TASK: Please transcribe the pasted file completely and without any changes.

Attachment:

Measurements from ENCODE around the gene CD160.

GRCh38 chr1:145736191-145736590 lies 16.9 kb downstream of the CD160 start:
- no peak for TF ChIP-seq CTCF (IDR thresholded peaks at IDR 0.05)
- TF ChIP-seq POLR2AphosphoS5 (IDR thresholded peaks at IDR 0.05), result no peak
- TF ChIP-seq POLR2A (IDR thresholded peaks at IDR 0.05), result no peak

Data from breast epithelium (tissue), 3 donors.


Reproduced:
Measurements from ENCODE around the gene CD160.

GRCh38 chr1:145736191-145736590 lies 16.9 kb downstream of the CD160 start:
- no peak for TF ChIP-seq CTCF (IDR thresholded peaks at IDR 0.05)
- TF ChIP-seq POLR2AphosphoS5 (IDR thresholded peaks at IDR 0.05), result no peak
- TF ChIP-seq POLR2A (IDR thresholded peaks at IDR 0.05), result no peak

Data from breast epithelium (tissue), 3 donors.